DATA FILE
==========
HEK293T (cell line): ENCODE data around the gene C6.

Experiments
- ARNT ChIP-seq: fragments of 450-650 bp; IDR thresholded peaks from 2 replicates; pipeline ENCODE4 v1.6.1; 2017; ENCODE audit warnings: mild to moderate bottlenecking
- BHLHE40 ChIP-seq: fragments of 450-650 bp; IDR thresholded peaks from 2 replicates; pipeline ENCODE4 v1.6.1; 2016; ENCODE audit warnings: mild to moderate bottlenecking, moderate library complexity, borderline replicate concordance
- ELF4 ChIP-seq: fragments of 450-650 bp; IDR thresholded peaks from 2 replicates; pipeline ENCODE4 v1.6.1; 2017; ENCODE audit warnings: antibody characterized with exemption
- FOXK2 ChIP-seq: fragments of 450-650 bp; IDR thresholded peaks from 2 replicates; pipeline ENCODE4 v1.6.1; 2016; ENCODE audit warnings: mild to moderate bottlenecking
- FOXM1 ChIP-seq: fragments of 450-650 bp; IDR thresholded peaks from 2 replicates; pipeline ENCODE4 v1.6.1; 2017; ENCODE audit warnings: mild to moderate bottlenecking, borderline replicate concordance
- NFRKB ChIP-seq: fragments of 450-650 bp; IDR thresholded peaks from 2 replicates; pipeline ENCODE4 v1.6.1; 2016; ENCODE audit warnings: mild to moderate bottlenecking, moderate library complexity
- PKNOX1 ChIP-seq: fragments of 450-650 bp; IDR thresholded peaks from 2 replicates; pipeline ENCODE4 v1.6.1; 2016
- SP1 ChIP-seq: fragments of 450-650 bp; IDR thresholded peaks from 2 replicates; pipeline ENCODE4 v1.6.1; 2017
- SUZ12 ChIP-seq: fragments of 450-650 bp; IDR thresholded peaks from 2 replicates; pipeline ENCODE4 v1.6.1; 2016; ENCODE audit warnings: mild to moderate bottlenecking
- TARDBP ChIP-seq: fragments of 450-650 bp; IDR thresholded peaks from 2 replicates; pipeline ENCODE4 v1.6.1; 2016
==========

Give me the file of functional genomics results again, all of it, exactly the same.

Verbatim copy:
HEK293T (cell line): ENCODE data around the gene C6.

Experiments
- ARNT ChIP-seq: fragments of 450-650 bp; IDR thresholded peaks from 2 replicates; pipeline ENCODE4 v1.6.1; 2017; ENCODE audit warnings: mild to moderate bottlenecking
- BHLHE40 ChIP-seq: fragments of 450-650 bp; IDR thresholded peaks from 2 replicates; pipeline ENCODE4 v1.6.1; 2016; ENCODE audit warnings: mild to moderate bottlenecking, moderate library complexity, borderline replicate concordance
- ELF4 ChIP-seq: fragments of 450-650 bp; IDR thresholded peaks from 2 replicates; pipeline ENCODE4 v1.6.1; 2017; ENCODE audit warnings: antibody characterized with exemption
- FOXK2 ChIP-seq: fragments of 450-650 bp; IDR thresholded peaks from 2 replicates; pipeline ENCODE4 v1.6.1; 2016; ENCODE audit warnings: mild to moderate bottlenecking
- FOXM1 ChIP-seq: fragments of 450-650 bp; IDR thresholded peaks from 2 replicates; pipeline ENCODE4 v1.6.1; 2017; ENCODE audit warnings: mild to moderate bottlenecking, borderline replicate concordance
- NFRKB ChIP-seq: fragments of 450-650 bp; IDR thresholded peaks from 2 replicates; pipeline ENCODE4 v1.6.1; 2016; ENCODE audit warnings: mild to moderate bottlenecking, moderate library complexity
- PKNOX1 ChIP-seq: fragments of 450-650 bp; IDR thresholded peaks from 2 replicates; pipeline ENCODE4 v1.6.1; 2016
- SP1 ChIP-seq: fragments of 450-650 bp; IDR thresholded peaks from 2 replicates; pipeline ENCODE4 v1.6.1; 2017
- SUZ12 ChIP-seq: fragments of 450-650 bp; IDR thresholded peaks from 2 replicates; pipeline ENCODE4 v1.6.1; 2016; ENCODE audit warnings: mild to moderate bottlenecking
- TARDBP ChIP-seq: fragments of 450-650 bp; IDR thresholded peaks from 2 replicates; pipeline ENCODE4 v1.6.1; 2016